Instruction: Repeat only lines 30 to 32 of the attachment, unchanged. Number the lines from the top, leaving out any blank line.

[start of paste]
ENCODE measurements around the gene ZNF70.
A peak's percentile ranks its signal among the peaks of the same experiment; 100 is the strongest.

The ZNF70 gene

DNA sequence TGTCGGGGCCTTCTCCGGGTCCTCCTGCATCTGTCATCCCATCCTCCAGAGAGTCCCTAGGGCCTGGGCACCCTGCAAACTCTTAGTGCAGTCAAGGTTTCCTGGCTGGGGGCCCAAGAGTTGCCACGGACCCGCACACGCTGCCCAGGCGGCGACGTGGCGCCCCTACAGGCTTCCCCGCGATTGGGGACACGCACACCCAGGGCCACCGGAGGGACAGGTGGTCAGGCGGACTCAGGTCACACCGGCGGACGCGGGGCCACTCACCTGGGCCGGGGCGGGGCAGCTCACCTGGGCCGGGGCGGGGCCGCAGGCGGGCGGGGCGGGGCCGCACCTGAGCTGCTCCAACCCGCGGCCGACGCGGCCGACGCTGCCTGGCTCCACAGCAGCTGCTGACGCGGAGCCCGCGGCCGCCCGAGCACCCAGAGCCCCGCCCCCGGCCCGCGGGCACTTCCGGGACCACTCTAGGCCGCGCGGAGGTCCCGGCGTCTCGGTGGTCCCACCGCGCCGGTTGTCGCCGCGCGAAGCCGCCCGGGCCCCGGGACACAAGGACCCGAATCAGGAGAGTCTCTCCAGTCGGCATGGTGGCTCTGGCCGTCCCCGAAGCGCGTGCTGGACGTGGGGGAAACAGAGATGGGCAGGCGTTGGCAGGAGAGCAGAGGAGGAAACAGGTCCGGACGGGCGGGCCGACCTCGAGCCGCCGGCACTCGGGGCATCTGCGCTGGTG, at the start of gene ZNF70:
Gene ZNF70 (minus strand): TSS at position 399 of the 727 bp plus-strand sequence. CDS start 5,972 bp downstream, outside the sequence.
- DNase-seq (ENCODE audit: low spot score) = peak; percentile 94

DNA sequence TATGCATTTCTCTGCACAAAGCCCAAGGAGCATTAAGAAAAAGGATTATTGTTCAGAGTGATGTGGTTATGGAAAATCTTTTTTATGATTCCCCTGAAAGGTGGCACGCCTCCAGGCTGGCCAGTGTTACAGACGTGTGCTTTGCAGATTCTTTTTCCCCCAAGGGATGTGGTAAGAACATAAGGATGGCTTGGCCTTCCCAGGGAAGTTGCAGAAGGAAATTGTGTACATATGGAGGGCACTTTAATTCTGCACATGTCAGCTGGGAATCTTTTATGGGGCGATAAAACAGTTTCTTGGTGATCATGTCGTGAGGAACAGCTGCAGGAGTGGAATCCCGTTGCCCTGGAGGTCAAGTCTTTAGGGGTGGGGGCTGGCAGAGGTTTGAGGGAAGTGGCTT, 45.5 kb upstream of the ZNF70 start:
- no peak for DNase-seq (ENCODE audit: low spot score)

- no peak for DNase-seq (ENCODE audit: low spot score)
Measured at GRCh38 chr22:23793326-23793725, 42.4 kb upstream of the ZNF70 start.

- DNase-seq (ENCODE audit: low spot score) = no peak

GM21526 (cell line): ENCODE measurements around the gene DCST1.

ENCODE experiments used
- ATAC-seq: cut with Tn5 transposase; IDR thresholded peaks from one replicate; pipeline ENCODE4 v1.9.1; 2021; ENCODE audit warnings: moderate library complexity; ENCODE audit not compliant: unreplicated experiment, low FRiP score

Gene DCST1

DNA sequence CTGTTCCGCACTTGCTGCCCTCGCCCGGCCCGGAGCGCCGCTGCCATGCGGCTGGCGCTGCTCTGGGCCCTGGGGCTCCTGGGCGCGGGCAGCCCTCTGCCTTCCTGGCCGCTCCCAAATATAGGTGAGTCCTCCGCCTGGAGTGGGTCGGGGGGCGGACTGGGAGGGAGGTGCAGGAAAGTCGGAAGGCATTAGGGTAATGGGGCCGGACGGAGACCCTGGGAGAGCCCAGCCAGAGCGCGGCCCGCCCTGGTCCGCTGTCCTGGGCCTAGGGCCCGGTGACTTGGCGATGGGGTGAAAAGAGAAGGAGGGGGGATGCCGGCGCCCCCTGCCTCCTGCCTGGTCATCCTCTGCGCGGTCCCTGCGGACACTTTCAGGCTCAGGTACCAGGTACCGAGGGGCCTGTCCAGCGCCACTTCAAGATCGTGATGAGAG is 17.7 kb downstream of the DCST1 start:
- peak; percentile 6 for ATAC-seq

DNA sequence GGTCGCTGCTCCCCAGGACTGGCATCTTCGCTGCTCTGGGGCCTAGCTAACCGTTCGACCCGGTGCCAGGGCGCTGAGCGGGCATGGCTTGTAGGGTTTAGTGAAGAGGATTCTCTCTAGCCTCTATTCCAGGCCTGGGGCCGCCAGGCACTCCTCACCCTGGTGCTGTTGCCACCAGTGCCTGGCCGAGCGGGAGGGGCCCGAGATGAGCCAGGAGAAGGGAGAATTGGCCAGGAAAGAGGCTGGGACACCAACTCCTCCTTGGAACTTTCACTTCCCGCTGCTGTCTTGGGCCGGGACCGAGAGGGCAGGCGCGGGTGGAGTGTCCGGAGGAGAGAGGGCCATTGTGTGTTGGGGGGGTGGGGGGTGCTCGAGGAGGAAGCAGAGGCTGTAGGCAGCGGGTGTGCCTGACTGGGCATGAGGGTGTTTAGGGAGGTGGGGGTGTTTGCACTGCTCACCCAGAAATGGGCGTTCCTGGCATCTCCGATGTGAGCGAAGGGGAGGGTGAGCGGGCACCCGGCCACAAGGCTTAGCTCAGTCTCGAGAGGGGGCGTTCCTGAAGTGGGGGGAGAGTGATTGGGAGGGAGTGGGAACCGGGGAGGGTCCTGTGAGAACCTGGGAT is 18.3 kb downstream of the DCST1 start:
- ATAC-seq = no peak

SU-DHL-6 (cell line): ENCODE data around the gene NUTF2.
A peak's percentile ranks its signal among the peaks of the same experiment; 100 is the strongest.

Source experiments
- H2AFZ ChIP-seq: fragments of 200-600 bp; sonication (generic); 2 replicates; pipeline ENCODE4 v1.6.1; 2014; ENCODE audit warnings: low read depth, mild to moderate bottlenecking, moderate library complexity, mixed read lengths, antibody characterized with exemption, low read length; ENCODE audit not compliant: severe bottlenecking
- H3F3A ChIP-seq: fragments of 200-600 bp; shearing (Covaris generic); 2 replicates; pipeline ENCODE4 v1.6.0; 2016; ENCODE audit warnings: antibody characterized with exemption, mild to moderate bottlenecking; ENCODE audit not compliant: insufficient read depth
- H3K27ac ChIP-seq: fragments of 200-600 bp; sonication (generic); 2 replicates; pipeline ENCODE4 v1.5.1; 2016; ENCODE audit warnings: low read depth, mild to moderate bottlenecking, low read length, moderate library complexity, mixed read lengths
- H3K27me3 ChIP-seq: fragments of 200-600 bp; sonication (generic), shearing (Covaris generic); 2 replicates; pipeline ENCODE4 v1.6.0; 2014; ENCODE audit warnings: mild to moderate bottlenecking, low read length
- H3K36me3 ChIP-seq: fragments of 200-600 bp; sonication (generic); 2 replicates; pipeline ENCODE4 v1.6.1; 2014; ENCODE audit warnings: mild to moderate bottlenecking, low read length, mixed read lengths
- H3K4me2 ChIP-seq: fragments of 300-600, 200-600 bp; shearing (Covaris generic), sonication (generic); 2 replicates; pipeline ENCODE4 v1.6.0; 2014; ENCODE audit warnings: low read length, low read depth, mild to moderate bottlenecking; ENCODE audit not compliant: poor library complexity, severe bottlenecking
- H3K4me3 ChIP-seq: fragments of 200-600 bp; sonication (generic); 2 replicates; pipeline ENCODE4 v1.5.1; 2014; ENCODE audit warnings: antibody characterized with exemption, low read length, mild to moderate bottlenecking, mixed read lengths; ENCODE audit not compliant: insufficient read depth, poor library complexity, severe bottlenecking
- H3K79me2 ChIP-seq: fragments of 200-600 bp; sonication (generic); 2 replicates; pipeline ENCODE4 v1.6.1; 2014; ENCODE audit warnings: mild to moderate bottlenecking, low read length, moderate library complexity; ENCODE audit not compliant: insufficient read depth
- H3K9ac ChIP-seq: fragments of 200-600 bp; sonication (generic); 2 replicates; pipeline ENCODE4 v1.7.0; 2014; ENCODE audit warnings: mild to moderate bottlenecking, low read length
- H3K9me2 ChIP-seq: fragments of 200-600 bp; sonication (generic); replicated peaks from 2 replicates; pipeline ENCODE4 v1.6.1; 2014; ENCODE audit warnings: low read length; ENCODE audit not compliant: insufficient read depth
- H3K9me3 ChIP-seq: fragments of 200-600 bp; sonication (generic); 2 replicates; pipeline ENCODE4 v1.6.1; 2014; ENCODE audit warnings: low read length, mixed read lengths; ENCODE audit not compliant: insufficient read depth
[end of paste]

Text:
- H3K79me2 ChIP-seq: fragments of 200-600 bp; sonication (generic); 2 replicates; pipeline ENCODE4 v1.6.1; 2014; ENCODE audit warnings: mild to moderate bottlenecking, low read length, moderate library complexity; ENCODE audit not compliant: insufficient read depth
- H3K9ac ChIP-seq: fragments of 200-600 bp; sonication (generic); 2 replicates; pipeline ENCODE4 v1.7.0; 2014; ENCODE audit warnings: mild to moderate bottlenecking, low read length
- H3K9me2 ChIP-seq: fragments of 200-600 bp; sonication (generic); replicated peaks from 2 replicates; pipeline ENCODE4 v1.6.1; 2014; ENCODE audit warnings: low read length; ENCODE audit not compliant: insufficient read depth